It’s that time of the year again! With the school year about to start, here are a few suggestions to ease the transition. In the theme of the season, some A-B-Cs:

Antecedents (what you can do ahead of time to prepare)
Contact your teachers/specialist: A friendly welcome back email can set the tone for the year and open a line for communication on a positive note. Set up a group email if you would like so that different specialists, teachers and family can communicate.

Get your supplies: Have what you need and have it ready to go. If you have school supplies, take the time to open them and get them organized and into backpacks. Stock lunch items that are easy to prepare.

Do a dry run: For those kids that benefit from a preview and practice to ease transitions, practice the morning routine ahead of time when you don’t have the stress of actually needing to get out the door.

Visit the school: Go to the playground one afternoon or drive by the school to familiarize yourself. Some teachers will be in their classrooms preparing. If you call the school ahead of time, you may be able to stop in to say “hi.”

Talk about school: Make school part of the discussion in conversation. Read books and watch movies to prepare kids (and yourself) for the change in routine.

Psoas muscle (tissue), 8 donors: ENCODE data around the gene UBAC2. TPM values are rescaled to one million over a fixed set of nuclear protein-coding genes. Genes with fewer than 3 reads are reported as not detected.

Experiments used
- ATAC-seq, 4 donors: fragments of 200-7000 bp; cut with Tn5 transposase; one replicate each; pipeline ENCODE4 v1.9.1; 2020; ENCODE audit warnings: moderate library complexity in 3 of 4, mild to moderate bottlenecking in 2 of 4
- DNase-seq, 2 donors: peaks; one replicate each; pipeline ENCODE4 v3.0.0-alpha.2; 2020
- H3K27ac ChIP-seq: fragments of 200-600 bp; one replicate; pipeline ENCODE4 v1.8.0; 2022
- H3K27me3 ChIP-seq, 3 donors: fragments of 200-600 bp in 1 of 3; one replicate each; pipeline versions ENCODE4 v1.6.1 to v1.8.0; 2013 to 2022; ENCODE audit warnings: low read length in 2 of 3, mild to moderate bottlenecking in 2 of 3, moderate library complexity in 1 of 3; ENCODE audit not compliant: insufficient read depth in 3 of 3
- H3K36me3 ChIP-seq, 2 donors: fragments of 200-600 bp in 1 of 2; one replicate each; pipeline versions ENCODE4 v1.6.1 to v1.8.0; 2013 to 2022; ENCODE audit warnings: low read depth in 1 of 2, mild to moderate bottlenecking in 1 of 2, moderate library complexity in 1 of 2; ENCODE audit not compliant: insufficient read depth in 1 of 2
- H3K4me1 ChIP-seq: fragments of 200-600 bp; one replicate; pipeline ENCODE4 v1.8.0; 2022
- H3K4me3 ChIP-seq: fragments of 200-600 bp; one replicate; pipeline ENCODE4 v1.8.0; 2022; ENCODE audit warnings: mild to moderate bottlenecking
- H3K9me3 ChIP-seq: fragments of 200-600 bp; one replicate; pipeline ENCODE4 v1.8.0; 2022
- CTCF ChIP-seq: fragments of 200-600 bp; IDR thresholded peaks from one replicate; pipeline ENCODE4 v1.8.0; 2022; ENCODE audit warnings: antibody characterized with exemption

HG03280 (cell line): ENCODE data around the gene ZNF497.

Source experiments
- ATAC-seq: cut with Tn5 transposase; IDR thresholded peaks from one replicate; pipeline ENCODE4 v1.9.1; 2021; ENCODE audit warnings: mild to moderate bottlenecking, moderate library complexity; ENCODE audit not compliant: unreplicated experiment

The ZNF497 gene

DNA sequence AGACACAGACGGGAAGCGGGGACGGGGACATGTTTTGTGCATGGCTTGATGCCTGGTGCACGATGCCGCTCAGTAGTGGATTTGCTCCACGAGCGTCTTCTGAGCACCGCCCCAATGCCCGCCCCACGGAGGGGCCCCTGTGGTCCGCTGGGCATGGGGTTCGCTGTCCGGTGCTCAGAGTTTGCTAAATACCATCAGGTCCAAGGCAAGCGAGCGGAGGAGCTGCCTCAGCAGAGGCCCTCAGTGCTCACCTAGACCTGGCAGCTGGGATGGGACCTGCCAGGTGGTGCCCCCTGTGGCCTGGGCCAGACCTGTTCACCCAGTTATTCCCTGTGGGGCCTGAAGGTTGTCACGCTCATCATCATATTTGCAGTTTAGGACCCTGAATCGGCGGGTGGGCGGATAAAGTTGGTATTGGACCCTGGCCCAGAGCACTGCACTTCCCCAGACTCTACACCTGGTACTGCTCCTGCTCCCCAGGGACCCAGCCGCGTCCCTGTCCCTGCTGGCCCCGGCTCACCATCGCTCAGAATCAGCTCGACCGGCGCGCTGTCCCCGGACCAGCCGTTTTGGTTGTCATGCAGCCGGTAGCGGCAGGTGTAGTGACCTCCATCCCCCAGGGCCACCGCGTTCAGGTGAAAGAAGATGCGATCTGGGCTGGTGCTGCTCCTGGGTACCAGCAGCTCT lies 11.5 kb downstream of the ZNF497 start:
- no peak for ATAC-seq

Do enough, and then relax: You don’t need a whole new set of clothes for the first day or a whole new art supply closet. Sometimes just getting basics is best for the first week because you’ll have more information after school starts on what the kids really need.

Prepare and be positive: Modeling confidence that the school transition will be a positive one and that you’ll work through any challenges can be reassuring.

The honeymoon: Expect that many times, the first week or two of school is new and exciting and behavior changes can be minimal. Once it becomes routine, however, you might see an increase in behaviors.

The reverse-honeymoon: Sometimes a child will have a challenging time with a transition. Resist the impulse to act immediately with radical changes. Transitions do take time. Meet with the team to see what you can do to support a successful transition and monitor progress.

Communication and respect: Open lines of communication are a prerequisite for working together. Keep communicating with your team — the good, the bad, the ugly, questions, concerns, and successes. Conveying a respect for the role each person plays in the life of a student can go a long way to enlisting support from a team. This will be a great resource you have already built when or if more significant needs arise. Communication books and email exchanges are both helpful ways to check in on a regular basis.

Consequences (what you can do after the fact)
Solicit support:
If you are having trouble at home or school, reach out to those who work with your child. Share your concerns and gather information to get a full picture of the needs of the situation.

Use your resources: Reach out to local organizations, agencies and parents’ groups to find supports beyond the school.

Have perspective and fun: Each year brings a new set of challenges and rewards.